GPs are ‘actively encouraged’ to pool flu vaccines between practices to enable co-administration with the Covid vaccine at a PCN grouping level, NHS England have said.
In guidance released on 1 July, NHS England suggested that the Covid vaccines will continue to take place at PCN group level, who will also be providing the flu vaccine.
It also said that it is setting up pilots to ‘make every contact count’ by offering health checks, such as blood pressure and AF, at the same time as vaccine appointments.
The letter provided more details around the Covid booster vaccination programme, which is set to run 6 September and 17 December 2021, including suggested limits on the number of vaccinations general practice should be providing.
NHS England intends for providers to deliver the Covid vaccine alongside flu vaccines, but there will be flexibility based as further studies report throughout the summer.
The letter said: ‘Co-administering flu and COVID-19 vaccines in the same appointment will allow more efficient use of resources and a better service for patients, as well as potentially helping to improve uptake of both vaccines.
‘This will only be possible once the final results of the relevant clinical trials are published (expected later this summer), and where supply, regulation, and alignment of cohorts allows, particularly in primary care.’
If these results are positive, then co-administration will take place in trusts, care homes and for housebound patients.
The letter added: ‘We will actively enable and encourage co-administration in all other settings where possible…. by seeking flexibility to pool flu vaccine between practices, adding additional [community pharmacy] sites that can deliver flu vaccination to the Covid-19 vaccine supply network, and providing a tech and data infrastructure that is interoperable between the two programmes.’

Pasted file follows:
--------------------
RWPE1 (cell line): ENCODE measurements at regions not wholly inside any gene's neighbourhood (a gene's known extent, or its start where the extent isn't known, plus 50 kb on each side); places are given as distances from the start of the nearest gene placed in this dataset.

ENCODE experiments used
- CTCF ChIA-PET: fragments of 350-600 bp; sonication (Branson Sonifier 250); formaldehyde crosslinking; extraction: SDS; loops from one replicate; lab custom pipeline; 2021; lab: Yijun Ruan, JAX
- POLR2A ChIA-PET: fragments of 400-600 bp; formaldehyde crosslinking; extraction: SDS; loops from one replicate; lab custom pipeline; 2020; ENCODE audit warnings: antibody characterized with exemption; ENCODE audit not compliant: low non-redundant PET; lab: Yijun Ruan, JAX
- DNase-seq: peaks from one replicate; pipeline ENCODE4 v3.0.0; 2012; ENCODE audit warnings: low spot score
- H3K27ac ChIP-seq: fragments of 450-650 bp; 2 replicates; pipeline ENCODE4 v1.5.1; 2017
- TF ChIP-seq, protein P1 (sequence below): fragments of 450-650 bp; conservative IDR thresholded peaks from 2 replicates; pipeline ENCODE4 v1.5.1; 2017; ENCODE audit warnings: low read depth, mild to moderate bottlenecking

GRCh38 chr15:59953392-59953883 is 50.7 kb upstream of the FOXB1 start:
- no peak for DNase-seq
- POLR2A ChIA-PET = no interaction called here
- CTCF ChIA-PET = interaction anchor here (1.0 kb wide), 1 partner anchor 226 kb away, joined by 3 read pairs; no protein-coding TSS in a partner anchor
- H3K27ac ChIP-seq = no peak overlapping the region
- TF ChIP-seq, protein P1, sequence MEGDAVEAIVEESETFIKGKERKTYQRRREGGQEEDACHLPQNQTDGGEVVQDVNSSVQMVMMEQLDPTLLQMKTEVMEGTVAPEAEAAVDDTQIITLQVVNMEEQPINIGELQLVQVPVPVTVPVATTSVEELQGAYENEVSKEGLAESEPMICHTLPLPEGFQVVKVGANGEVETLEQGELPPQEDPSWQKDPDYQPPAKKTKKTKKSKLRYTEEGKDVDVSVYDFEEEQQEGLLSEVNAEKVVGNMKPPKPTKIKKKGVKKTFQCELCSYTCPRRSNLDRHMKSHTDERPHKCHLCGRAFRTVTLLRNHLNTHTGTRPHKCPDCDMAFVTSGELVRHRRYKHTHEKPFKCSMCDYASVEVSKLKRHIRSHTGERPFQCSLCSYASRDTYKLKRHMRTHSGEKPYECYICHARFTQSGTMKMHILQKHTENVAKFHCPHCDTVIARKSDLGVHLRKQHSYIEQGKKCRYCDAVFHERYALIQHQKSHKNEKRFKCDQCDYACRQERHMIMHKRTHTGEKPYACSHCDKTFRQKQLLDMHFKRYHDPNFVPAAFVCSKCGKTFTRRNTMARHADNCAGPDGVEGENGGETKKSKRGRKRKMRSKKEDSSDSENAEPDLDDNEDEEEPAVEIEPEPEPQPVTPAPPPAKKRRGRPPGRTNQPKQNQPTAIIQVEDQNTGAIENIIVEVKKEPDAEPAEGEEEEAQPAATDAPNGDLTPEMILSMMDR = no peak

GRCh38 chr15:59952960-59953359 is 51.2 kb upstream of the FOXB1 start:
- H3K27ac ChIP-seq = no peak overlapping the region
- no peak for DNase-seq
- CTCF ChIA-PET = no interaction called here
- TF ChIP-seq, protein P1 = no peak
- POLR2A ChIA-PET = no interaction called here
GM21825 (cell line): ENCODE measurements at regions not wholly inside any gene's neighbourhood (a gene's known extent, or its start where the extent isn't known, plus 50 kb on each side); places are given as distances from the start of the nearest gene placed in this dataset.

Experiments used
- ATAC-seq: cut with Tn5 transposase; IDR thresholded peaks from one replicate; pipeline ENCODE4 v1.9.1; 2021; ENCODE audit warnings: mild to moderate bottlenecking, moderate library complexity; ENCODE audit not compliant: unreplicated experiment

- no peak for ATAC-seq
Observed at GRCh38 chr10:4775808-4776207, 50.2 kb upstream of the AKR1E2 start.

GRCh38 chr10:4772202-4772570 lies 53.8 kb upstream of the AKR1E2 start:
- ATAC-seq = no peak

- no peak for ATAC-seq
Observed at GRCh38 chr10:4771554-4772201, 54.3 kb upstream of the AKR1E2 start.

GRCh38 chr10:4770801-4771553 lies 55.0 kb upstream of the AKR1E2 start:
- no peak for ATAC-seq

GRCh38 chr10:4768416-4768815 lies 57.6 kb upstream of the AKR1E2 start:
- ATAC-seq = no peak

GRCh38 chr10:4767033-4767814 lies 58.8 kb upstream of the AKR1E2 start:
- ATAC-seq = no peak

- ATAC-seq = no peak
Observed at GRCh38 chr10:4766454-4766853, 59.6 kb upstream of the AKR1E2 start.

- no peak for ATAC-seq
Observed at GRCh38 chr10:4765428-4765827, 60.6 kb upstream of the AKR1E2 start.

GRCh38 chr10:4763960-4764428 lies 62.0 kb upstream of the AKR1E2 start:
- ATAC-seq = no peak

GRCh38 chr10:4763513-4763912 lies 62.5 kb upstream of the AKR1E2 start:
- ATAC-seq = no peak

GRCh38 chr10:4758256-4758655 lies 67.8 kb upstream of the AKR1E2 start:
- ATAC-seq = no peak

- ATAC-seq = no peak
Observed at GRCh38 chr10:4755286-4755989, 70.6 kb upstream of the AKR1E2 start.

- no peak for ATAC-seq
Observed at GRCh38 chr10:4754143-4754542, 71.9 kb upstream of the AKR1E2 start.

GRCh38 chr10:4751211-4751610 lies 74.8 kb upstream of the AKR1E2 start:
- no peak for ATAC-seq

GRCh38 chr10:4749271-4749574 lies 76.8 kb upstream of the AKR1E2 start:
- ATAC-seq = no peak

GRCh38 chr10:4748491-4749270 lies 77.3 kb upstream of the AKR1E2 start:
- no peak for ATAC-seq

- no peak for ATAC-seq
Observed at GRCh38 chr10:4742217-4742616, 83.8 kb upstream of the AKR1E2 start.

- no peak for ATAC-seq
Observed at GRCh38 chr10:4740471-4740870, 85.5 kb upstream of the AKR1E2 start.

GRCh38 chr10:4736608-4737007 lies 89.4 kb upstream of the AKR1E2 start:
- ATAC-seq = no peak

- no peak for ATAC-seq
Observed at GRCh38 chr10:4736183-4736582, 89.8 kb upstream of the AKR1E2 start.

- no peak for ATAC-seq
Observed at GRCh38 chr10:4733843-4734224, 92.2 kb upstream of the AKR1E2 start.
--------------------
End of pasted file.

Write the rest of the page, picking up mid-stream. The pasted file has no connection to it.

NHS England said that it wants to implement a ‘make every contact count’ approach to the vaccination programme: ‘This means building in the offer – where practical and appropriate – for those attending vaccination clinics to also have other health checks, such as blood pressure or atrial fibrillation checks.’
NHS England also said that there will be staff available. The letter said: ‘We expect providers will be able to access centrally sourced workforce for Phase 3, including non-registered trained vaccinators through the lead employer model, using the national protocol as appropriate and national agreements with volunteering organisations.’
Dr Richard Vautrey, chair of the BMA’s GP Committee, said: ‘It’s positive that the JCVI is already discussing administering Covid booster jabs during the same appointment as flu vaccines, but crucially, GP teams must be able to do this within their own practice buildings if they wish – which has not always been the case for Covid vaccines.
‘This would allow patients to be vaccinated at their local practice as they are used to for their flu jabs each year, while also reducing admin, workload and bureaucracy for staff, while limiting the impact on other GP services that are just as important.’